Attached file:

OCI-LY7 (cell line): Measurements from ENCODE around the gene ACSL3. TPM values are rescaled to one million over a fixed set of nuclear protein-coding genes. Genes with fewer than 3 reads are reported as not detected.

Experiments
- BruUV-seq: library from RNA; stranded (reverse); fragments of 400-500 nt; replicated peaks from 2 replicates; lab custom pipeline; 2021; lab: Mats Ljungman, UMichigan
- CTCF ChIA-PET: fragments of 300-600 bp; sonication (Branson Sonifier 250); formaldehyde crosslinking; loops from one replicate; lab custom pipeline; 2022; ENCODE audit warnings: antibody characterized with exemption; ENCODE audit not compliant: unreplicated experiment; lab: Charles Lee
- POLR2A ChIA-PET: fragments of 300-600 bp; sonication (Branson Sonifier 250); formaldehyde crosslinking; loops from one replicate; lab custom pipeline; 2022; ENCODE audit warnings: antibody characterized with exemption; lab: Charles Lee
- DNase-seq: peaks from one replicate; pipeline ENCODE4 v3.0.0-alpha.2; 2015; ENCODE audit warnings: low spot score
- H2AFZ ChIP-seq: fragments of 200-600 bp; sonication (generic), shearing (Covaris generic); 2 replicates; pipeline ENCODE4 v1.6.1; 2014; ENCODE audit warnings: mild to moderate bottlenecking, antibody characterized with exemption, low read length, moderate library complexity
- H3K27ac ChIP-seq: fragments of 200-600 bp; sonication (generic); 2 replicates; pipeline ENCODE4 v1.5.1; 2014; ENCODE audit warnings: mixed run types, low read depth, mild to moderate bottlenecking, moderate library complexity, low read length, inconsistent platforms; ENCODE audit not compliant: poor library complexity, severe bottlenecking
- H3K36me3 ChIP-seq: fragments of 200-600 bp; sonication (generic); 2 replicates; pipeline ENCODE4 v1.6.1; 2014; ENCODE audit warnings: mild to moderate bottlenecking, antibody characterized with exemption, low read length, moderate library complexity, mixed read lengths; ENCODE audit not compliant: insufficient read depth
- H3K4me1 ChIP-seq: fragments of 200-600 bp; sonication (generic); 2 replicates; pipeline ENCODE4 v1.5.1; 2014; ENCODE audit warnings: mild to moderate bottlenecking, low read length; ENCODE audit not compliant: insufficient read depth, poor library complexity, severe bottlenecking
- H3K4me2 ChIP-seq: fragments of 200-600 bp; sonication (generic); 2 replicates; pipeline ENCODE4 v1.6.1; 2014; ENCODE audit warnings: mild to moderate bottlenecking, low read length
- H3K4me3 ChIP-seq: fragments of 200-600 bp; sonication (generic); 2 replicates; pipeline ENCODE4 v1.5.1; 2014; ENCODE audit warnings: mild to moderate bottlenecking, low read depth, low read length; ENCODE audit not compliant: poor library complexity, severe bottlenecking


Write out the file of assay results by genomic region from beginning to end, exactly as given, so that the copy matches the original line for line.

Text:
OCI-LY7 (cell line): Measurements from ENCODE around the gene ACSL3. TPM values are rescaled to one million over a fixed set of nuclear protein-coding genes. Genes with fewer than 3 reads are reported as not detected.

Experiments
- BruUV-seq: library from RNA; stranded (reverse); fragments of 400-500 nt; replicated peaks from 2 replicates; lab custom pipeline; 2021; lab: Mats Ljungman, UMichigan
- CTCF ChIA-PET: fragments of 300-600 bp; sonication (Branson Sonifier 250); formaldehyde crosslinking; loops from one replicate; lab custom pipeline; 2022; ENCODE audit warnings: antibody characterized with exemption; ENCODE audit not compliant: unreplicated experiment; lab: Charles Lee
- POLR2A ChIA-PET: fragments of 300-600 bp; sonication (Branson Sonifier 250); formaldehyde crosslinking; loops from one replicate; lab custom pipeline; 2022; ENCODE audit warnings: antibody characterized with exemption; lab: Charles Lee
- DNase-seq: peaks from one replicate; pipeline ENCODE4 v3.0.0-alpha.2; 2015; ENCODE audit warnings: low spot score
- H2AFZ ChIP-seq: fragments of 200-600 bp; sonication (generic), shearing (Covaris generic); 2 replicates; pipeline ENCODE4 v1.6.1; 2014; ENCODE audit warnings: mild to moderate bottlenecking, antibody characterized with exemption, low read length, moderate library complexity
- H3K27ac ChIP-seq: fragments of 200-600 bp; sonication (generic); 2 replicates; pipeline ENCODE4 v1.5.1; 2014; ENCODE audit warnings: mixed run types, low read depth, mild to moderate bottlenecking, moderate library complexity, low read length, inconsistent platforms; ENCODE audit not compliant: poor library complexity, severe bottlenecking
- H3K36me3 ChIP-seq: fragments of 200-600 bp; sonication (generic); 2 replicates; pipeline ENCODE4 v1.6.1; 2014; ENCODE audit warnings: mild to moderate bottlenecking, antibody characterized with exemption, low read length, moderate library complexity, mixed read lengths; ENCODE audit not compliant: insufficient read depth
- H3K4me1 ChIP-seq: fragments of 200-600 bp; sonication (generic); 2 replicates; pipeline ENCODE4 v1.5.1; 2014; ENCODE audit warnings: mild to moderate bottlenecking, low read length; ENCODE audit not compliant: insufficient read depth, poor library complexity, severe bottlenecking
- H3K4me2 ChIP-seq: fragments of 200-600 bp; sonication (generic); 2 replicates; pipeline ENCODE4 v1.6.1; 2014; ENCODE audit warnings: mild to moderate bottlenecking, low read length
- H3K4me3 ChIP-seq: fragments of 200-600 bp; sonication (generic); 2 replicates; pipeline ENCODE4 v1.5.1; 2014; ENCODE audit warnings: mild to moderate bottlenecking, low read depth, low read length; ENCODE audit not compliant: poor library complexity, severe bottlenecking